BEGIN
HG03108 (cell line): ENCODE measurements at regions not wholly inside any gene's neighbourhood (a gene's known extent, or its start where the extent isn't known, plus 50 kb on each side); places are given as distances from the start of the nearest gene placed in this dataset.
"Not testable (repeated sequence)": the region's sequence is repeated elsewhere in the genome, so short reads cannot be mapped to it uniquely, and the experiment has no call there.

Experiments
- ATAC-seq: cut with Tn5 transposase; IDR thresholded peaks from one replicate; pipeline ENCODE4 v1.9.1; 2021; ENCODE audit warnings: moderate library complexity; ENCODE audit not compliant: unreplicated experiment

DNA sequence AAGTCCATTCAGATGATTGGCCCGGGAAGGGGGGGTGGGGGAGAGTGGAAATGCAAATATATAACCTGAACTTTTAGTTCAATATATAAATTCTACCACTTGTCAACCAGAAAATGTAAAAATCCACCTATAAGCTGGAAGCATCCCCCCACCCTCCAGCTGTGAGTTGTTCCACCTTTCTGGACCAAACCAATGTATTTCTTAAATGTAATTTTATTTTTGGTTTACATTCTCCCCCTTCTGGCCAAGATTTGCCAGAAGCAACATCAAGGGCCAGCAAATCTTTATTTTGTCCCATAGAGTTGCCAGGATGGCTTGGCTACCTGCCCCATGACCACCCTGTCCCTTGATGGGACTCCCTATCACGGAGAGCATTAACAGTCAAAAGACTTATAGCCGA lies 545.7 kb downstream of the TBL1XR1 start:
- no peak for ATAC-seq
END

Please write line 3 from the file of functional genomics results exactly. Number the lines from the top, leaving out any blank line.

Experiments